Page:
When two pairs of a 3-value cell appear as bv on the map, we type the values into the map as a potential hinge, regardless of relative location. A 456-cell was considered, for example, but was not entered because only one pair, 46, appeared on the bv map. On the other hand, 178 was entered in r2c3, because bv cells included 17, 18. It failed because the 78 cell value could not “see” the hinge 7 or 8. The XYZ-wings are covered in several posts. The potential hinge 348 in r8c2 failed because all three cells of the wing are in the same box. That makes them a closed set, a naked triple, but no external candidates can all three 4-candidates.
One of the 467-hinges fails , but two succeed. The bottom one is a regular 467-wing removing a 6-candidate. The top one regular as well, but what gives me special joy is the forcing chain by which the 6-candidate victim sees the 6 in wing bv r6c5.
The posts also contain many examples of XYZ-wings constructed with forcing chains. You can understand now how the XYZ map makes such discoveries possible, by concentrating your attention on just the right candidates.
The grid above also features the curve shape used for the XYZ-wing arrows, and for the forcing chain. In the post I always draw the wings in orange. I use a width of 2 ¼ for the wing arrows and 1 ½ for the chain links. To draw a curve, get to the shapes menu in Insert, select the curve shape and click the starting point on the grid. A curve is drawn through the points clicked in a series, ended with a double click. At any time before ending the curve, you can “back out” of points with the Delete key. The default color is blue, and the width is 1. With a curve selected the Format bar or section shows a Shape Outline icon that brings up menus for color, width, dash style and arrow style . It’s so easy.
XY-chains with the bv Map
When I first started using the bv map to find XY-chains, I was a bit overcome by the complexity of it, especially since my goal was to systematically uncover all of the toxic pairs along XY-chains. Then I found discovered an algebra of XY-chains, in the curve shape. Super Tough 525 illustrates that as well:
At a solving point after the above grid, the bv map had changed and curves were drawn on the map to connect bv candidates with other bv candidates that they could see. Some connections were skipped, but looking at the grid, the potential xy-chain toxic pairs were included. I call the result the xy-chain tracks. The curves actually organize the bv into xy-chains. Junctions restrict travel along the tracks to the proper direction. You see the potential ANL as you draw the curves, and can immediately draw each one on the grid as it is discovered.
The black chain 816767678 removes an 8-candidate, and the green extension 17676781 removes a 1-candidate. The red chain 46184874 shares a section of the black chain. The light blue chain 424874 shares a section of the red chain.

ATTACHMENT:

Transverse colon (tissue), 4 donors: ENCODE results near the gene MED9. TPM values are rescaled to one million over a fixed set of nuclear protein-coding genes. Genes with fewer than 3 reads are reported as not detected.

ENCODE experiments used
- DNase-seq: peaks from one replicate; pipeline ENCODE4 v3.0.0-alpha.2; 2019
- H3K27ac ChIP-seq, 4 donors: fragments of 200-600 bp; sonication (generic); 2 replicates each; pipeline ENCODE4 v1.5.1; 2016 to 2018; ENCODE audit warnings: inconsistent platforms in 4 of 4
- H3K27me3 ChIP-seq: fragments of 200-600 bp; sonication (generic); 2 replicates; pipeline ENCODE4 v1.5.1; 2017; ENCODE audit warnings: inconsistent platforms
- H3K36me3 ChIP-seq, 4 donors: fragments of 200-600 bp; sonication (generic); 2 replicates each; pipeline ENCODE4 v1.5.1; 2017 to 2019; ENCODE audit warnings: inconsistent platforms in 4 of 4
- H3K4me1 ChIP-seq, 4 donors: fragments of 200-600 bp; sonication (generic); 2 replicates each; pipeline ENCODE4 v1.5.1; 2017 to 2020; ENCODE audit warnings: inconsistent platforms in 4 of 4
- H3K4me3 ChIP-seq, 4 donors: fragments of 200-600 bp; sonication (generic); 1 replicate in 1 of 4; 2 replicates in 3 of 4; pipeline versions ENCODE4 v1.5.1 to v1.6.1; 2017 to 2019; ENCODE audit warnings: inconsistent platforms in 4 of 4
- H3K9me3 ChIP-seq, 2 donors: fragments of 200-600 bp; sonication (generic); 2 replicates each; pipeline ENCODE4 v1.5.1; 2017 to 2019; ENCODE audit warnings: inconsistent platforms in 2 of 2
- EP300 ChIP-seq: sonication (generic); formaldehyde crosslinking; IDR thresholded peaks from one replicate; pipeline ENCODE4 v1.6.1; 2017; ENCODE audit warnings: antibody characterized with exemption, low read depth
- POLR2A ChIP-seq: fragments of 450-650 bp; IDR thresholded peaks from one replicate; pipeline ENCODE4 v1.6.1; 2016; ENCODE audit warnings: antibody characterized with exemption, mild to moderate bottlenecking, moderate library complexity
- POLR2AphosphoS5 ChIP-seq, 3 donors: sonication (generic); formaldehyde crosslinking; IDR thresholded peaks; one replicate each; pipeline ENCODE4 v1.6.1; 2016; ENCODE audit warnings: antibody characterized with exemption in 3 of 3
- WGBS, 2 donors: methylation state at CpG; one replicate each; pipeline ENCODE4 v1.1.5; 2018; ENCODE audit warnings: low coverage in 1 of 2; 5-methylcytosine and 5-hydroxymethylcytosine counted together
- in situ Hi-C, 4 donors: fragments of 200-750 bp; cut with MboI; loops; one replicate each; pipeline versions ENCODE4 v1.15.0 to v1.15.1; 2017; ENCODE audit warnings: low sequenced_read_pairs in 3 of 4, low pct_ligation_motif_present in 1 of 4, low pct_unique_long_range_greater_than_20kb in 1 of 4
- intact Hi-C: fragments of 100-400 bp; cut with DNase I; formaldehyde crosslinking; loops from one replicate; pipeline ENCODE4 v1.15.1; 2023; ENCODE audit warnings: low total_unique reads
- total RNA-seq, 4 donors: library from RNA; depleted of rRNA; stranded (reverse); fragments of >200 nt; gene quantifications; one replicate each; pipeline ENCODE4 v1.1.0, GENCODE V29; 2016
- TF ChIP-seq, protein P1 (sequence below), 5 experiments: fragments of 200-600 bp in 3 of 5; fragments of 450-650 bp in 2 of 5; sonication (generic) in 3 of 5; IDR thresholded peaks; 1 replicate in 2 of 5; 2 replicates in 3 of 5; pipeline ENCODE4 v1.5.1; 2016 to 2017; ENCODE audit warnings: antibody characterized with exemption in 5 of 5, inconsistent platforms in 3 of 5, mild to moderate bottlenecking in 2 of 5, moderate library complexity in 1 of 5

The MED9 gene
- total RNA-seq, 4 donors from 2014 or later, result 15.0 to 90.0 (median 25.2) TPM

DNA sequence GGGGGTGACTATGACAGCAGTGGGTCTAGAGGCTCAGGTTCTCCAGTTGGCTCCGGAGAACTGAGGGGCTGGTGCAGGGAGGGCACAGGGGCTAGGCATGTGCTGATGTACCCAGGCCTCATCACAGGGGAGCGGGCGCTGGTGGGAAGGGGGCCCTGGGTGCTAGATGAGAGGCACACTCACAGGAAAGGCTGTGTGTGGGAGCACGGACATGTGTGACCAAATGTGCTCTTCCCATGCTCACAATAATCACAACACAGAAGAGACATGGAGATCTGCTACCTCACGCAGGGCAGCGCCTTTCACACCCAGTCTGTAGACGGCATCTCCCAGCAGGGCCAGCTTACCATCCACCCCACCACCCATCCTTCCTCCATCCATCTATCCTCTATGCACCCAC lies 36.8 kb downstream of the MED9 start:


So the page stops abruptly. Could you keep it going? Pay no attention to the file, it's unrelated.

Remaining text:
It just wouldn’t be humanly reasonable to find these chains without the guiding tracks of the xy-net.
Of course the removal diamonds and the rounded squares are the shapes included on the grid template. Changing colors and line width was explained earlier, but note the two sizes of rounded square in r4c8 to denote a 4-candidate belonging to two toxic sets. Resizing the icons is a simple drag.
You probably know that in the blog, an xy-chain and its victim also form an almost nice loop, or ANL, as the victim provides two weak links closing the alternating strong and weak links, the slinks and winks, of the chain.
In the advanced blog you will find closed curves used to mark closed sets, almost closed sets or ALS, and AIC hinges. These are drawn as ordinary curves, but as the curve is closed, the closed figure is given a default fill color, obscuring the drawing layers below. With the curve still selected, go the fill icon of the shape format section and select “No fill”.
A very useful drawing tool to know is the format painter. It is the paintbrush icon on the Home menu. The properties of a selected object are transferred onto a second object by clicking the format painter, then clicking the format painter icon on the second object. Drawing the chains in the above grid is a good example. Once you have one solid segment and one dashed segment of a chain, all of the other segments can be painted with the color, line width, and dash style with two clicks.
The X-panel is a 9 by 9 table with a header line across the top. Usually it contains single digits of the same number, representing candidates of that number across the grid.
I actually have three forms of X-panel in my sysudokie tool box. Most often used is a Word table of twelve X-panels, giving me one table for each number, plus three spare panels on a bottom row. My first action after the bv scan is usually to fill this table with an X-panel for each number X. Having the candidates of a number isolated from everything else makes fish and X-chains much easier to spot. I search for both as I fill the table, one number at a time.
The X-panel usually remains private, while I transfer the fish or X-chain to the grid for display.
On the second page of the X-panel file is a single X-panel, for publishing how something looks on the X-panel, as opposed to the main grid. I did use it for awhile for designating enumerated patterns by letter, because the Word table expands nicely to accommodate letter strings of different sizes. I abandoned it in favor of a PowerPoint X-panel, even though I have to adjust column size by hand, because I got clearer pictures of the PowerPoint version from Paint.
Finally I have PowerPoint file of one slide consisting of twelve individual X-panels. I could use it for all the above, but Windows gives me an easier time displaying a Word page and a PowerPoint slide on the same screen, which I need in most of the above. It’s a PowerPoint puzzle template slide and a Word X-panel table most often.
The PowerPoint X-panel slide is best for pattern enumerations. Zooming is easy for freeform drawing, and I can re-arrange panels to include just the ones I need. Another advantage is that slide X-panels can be included with the presentation solving record, often making the archive copy a single file.
Trace Text Boxes
I’m not expecting you to start a blog, but I’ve shared these production details to show how you can create files aiding and documenting your Sudoku solving adventures. These presentation and enhanced text files can be easily shared with sysudokie friends in many ways.